It’s riveting to meet a child who is probably alive today because of a decision you helped make half a world away.
On a recent visit to Zambia, I met Oswald, an 11-year-old boy who may have been saved from death because of an innovative program called mHealth (mobile health). This cellphone-based program allowed Betsy, a volunteer community caregiver, to assess that Oswald had a dangerous case of malaria, which convinced his mother to walk the four hours needed to get him to the nearest clinic.
Because Oswald was pre-screened, he received priority treatment and the drugs he needed quickly. When we met him, he was fully recovered — and he wants to be a doctor.
Several members of World Vision’s innovation fund grant committee were with me on the trip to Zambia. They had decided about a year earlier to provide funding for this pilot project and now could see the impact of their decision on one child’s life. Today, World Vision’s mHealth is being expanded to assist some 5,000 volunteer caregivers in three countries, with eight more countries to benefit soon.
This amazing multiplier effect shouldn’t be surprising. Jesus tells the parable of the sower, who scatters his seed on the ground as best he knows how. Some seed never germinates, some quickly die, but some seed strikes pay dirt and produces 30-, 60-, or even 100-fold.
That’s the idea behind World Vision’s innovation fund. Some of the grants our donor-led grant committee approved will fail. But some of them will, with God’s help, amaze us with their impact, as we’re already seeing with the mHealth program.
Another grant has helped to develop a hand-auger method of drilling wells, which reduced the cost of providing clean water 10-fold and created well-drilling businesses. This innovation brings a well within reach for some very poor communities. A third grant has reduced the per-transaction cost of repaying microloans from 96 cents to 2 cents. That’s a 48-fold improvement.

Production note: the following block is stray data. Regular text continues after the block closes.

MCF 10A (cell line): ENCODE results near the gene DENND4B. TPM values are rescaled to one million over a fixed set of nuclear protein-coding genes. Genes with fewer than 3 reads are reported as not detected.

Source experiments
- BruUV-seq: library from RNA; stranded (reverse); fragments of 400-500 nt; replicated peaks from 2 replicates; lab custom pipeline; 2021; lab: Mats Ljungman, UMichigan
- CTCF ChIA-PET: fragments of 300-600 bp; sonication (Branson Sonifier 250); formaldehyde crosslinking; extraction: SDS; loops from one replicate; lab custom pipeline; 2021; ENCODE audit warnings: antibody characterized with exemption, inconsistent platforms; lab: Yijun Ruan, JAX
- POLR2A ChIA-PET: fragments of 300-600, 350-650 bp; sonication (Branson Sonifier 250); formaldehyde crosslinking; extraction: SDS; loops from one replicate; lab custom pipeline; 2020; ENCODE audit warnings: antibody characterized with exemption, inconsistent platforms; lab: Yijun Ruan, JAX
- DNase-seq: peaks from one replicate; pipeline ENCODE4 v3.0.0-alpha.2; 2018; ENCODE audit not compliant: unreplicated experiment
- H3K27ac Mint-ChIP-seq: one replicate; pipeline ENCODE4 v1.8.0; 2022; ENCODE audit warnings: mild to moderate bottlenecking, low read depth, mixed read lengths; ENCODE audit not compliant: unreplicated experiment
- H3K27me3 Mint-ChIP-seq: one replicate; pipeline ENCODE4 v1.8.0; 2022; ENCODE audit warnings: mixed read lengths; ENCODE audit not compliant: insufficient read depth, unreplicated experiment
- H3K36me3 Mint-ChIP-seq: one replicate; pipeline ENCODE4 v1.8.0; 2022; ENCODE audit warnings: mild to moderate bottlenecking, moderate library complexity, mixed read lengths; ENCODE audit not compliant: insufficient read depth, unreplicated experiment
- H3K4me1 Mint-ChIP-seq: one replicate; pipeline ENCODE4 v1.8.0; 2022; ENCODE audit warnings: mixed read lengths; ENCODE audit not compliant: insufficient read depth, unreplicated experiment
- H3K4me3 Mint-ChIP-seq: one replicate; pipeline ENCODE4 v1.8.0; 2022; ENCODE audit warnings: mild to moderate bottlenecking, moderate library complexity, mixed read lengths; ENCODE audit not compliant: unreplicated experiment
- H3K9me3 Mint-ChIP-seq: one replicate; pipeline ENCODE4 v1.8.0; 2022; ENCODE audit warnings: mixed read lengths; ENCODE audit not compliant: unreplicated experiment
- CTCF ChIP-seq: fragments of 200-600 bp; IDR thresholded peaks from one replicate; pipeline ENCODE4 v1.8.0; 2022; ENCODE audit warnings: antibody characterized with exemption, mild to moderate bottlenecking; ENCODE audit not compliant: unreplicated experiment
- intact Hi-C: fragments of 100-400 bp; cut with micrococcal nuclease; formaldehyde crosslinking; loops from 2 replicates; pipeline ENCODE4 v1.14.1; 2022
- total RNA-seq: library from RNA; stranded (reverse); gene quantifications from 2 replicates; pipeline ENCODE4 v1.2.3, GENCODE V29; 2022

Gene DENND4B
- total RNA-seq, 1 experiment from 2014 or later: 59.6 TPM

Still other seed fell on good soil. It came up, grew and produced a crop, some multiplying thirty, some sixty, some a hundred times.—Mark 4:8 (NIV)
World Vision is a fantastic place to innovate. When we get it right, it can affect hundreds of thousands, if not millions, of people.
Case in point: I was involved in the first savings group pilot we launched with a few hundred participants. This is a wonderful method for helping the very poor — those who could not access bank services — to safely save and lend their money. Fast-forward about eight years, and today World Vision counts more than 680,000 members of savings groups in 30 countries and growing.
I visited one savings group the same week we met Oswald. Each member was saving $2 each week and lending money to the members in amounts from $5 to $15 for school fees, business start-ups, and other critical needs. They even have a social fund set aside, which helped a member whose home burned down. This group of 20 women saved $1,200 by the end of the first year. Each member earned 20% interest, unimaginable to them previously.
Jesus also told the parable of the talents and the steward who played it safe, thinking this strategy would please his master. Yet how does the master respond? By taking away the little bit he had been stewarding and giving it to the ones who made the best returns. The challenge I hear from Jesus is to be a bold kingdom investor, and it is thrilling to take risks on behalf of our poorest global neighbors.
If taking measured risks through innovation can save more lives, God expects nothing less of us.
Cory Trenda has more than three decades of experience working in international nonprofits, predominantly in poverty-alleviation efforts. While living in Silicon Valley during the “Tech Boom,” he became inspired to see the critical importance of innovation and wise risk-taking in order to accelerate achieving the world’s most pressing objectives: the well-being of children and the end of extreme poverty. Thus, he led the launch of World Vision’s industry-leading innovation fund.